We’ve all read the op-eds and watched the panel discussions – diversity is a big, headline-grabbing issue that the creative industries are still, in 2018, trying to get its head round.
But amidst the headlines, scandals and controversies, perhaps the one thing that is missing from the conversation is a bit of nuance.
Chloe Gottlieb is in London to judge at the D&AD Awards, and she’s speaking at the festival about how diversity drives innovation and is, ultimately, a business imperative. But because Chloe, an experience designer by training, is a thoughtful kind of person, she’s also urging the industry to take account of what she calls ‘dimensional diversity’ and intersectionality. People bring all sorts of biases and lenses to their work, informed by factors including (but by no means limited to) gender, ethnicity, sexuality, neurodiversity, ability, disability, socioeconomic background and geography.
“I think if you look at this week, there are a lot of panels around diversity but it’s focused a lot around women and I think one of the ways the conversation needs to move forward is talking about people of colour, people with different abilities, neurodiversity, sexual orientation,” Chloe tells me. We discuss topics like ability and disability, money and social class – often overlooked topics, particularly in the advertising industry, which means that there are still unaddressed barriers to entry facing great untapped creative talent.
The excuse that improving diversity is just impossibly difficult is one that Chloe has little time for. An industry made up of creative people ought to find creative solutions. She suggests that leaders bring their own trades and crafts to the issue. For Chloe, as an experience designer, she thinks about how businesses can design workplaces where people can ‘bring their best self’ and thinks about the potential obstacles and likens that to a customer journey. Developers might think about how they can use their software skills to bring the power of tech to the issue.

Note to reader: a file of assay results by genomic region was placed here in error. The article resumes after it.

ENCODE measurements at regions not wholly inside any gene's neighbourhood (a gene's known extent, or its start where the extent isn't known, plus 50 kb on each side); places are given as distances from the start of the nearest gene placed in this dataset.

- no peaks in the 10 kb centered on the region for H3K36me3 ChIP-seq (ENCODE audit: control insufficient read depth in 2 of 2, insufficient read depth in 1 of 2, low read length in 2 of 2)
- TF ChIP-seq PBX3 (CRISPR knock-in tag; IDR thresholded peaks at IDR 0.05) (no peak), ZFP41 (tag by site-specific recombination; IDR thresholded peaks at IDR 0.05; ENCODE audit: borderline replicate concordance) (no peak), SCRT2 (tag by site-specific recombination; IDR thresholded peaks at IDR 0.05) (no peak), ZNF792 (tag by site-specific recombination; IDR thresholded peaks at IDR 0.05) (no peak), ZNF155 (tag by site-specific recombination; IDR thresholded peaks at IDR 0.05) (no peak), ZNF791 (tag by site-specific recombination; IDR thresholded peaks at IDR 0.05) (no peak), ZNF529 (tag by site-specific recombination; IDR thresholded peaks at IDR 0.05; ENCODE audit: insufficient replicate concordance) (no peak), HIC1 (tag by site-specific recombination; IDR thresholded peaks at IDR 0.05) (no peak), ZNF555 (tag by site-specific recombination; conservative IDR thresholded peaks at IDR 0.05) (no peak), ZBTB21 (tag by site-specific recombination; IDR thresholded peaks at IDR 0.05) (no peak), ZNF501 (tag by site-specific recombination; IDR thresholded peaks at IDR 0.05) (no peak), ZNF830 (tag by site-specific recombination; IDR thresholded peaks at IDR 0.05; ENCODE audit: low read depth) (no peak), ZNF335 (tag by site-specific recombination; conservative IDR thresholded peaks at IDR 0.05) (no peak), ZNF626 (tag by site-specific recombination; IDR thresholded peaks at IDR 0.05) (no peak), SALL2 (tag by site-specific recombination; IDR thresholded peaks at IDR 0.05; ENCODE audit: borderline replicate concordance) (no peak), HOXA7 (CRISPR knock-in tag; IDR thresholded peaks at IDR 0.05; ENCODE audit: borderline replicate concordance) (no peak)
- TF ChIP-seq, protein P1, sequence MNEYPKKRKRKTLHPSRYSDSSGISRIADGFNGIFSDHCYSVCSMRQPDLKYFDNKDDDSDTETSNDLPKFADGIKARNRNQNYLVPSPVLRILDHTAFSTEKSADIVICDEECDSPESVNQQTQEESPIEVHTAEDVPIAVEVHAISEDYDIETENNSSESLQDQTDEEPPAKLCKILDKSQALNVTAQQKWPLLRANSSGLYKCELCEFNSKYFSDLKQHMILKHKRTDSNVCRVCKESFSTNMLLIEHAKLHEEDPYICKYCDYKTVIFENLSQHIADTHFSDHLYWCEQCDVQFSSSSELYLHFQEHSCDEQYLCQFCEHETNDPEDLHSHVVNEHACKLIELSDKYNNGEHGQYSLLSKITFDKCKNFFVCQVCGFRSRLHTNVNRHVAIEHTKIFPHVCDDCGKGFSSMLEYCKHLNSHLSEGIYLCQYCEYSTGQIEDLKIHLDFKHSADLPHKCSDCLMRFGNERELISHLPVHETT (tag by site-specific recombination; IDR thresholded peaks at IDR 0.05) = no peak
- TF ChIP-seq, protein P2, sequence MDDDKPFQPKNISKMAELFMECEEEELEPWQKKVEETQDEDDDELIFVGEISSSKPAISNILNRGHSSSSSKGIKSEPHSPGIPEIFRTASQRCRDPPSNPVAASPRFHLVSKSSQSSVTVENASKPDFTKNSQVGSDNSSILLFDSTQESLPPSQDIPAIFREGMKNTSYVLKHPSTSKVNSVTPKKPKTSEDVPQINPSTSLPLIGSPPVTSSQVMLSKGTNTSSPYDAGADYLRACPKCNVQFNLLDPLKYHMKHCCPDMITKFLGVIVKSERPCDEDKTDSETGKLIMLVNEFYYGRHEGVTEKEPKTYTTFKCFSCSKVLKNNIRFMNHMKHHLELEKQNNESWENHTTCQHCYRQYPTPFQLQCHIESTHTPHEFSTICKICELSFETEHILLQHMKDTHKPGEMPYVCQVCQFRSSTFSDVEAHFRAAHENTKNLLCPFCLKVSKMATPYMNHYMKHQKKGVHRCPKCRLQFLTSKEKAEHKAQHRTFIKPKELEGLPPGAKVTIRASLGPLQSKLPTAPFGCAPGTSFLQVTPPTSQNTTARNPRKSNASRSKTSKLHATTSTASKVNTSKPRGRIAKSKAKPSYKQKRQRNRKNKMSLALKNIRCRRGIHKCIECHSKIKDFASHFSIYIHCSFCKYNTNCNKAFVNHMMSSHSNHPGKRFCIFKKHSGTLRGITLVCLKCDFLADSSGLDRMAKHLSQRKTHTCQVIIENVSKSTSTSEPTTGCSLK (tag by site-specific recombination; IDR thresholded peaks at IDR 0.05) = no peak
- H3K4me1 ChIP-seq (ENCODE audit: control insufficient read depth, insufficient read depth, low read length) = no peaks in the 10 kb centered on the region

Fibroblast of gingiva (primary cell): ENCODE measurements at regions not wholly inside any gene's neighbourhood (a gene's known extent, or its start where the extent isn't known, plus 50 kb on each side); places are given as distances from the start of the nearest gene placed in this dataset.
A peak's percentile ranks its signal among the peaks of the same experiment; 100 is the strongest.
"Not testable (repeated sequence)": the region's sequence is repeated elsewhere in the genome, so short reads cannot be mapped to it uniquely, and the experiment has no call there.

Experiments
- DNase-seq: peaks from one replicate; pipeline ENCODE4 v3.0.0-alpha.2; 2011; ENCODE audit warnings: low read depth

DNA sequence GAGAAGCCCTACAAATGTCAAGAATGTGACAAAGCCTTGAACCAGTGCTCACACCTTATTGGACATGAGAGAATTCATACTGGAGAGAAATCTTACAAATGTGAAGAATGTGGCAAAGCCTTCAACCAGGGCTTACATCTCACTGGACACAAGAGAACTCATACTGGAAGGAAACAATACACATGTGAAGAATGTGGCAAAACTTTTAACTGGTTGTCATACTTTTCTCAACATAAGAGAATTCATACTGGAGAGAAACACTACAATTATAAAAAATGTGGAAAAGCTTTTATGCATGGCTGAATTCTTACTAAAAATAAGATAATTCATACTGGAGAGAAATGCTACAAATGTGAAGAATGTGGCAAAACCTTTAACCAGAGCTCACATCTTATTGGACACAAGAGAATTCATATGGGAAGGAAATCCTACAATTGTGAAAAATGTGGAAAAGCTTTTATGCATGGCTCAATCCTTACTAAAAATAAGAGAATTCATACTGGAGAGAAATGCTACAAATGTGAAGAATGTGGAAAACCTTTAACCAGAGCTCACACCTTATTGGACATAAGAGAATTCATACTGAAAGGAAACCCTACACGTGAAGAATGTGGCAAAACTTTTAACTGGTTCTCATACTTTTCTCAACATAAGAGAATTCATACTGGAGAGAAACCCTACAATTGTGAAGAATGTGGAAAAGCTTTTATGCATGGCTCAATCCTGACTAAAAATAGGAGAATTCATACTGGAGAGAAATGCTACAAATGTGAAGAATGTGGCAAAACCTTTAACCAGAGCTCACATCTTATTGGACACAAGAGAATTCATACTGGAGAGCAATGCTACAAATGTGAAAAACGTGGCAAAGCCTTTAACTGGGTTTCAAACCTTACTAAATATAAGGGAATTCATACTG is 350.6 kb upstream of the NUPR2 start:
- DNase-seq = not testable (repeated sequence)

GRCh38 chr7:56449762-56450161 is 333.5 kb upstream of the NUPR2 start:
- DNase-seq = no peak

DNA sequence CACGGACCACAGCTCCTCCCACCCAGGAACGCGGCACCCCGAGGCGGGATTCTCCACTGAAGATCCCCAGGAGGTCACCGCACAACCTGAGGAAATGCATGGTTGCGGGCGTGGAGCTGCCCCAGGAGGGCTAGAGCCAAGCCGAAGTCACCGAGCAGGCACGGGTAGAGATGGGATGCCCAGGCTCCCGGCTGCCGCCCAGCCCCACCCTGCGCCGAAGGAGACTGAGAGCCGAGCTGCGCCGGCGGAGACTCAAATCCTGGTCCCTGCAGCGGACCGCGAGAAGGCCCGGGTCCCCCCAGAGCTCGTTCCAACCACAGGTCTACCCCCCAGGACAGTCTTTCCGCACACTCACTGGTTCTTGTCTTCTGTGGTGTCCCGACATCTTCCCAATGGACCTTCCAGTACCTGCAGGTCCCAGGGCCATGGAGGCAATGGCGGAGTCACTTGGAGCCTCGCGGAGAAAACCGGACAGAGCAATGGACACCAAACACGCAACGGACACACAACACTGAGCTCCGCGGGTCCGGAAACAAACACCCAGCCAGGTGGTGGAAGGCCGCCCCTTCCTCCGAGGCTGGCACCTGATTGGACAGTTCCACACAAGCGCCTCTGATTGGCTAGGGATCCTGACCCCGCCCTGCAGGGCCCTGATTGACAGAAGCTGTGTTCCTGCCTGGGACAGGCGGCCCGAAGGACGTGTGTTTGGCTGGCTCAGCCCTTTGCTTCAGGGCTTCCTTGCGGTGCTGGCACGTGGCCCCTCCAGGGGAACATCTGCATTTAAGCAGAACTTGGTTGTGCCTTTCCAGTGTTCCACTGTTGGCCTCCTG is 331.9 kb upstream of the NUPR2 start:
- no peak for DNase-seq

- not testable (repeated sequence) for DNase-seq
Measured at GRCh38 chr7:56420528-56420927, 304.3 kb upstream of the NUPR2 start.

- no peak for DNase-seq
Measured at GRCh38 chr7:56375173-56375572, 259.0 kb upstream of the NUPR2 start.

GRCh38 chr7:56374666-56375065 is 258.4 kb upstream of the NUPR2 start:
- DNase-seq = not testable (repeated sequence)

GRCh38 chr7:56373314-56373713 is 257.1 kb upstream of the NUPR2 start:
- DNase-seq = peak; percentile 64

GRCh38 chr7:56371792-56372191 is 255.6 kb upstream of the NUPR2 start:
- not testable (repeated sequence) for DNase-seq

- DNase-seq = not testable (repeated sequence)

But really, agencies just need to get out there. “The hardest but most valuable leap we can make as an industry is to reach out to creativity that hasn’t been trained at expensive schools and so I hate when people say ‘we’re having a hard time finding or filling our pipeline with diversity’. Well, where are you looking because there are millions of extremely creative, talented could-be-famous art directors, designers, experience designers in the world that just need a chance to train and we’re just not looking in the right places,” says Chloe.
“What happens if we just assume the most creative people are not going to go to art school or design school because they can’t afford it and start there. Then what happens? You just flip it. And, by the way, if you want to connect with culture and be a cool brand today why not work with people that are already resonating with culture?”
So agencies need to try harder to reach beyond the usual pools of talent to bring a greater range of creative perspectives and insights to a project. However, not all differences or barriers are obvious or visible – and not all work cultures are supportive enough to encourage people to reveal their lenses. A touching case in point, at the end of Chloe’s talk, one man in the audience talks about his autism and the fact that many on the autistic spectrum who do disclose this to their employers regret it.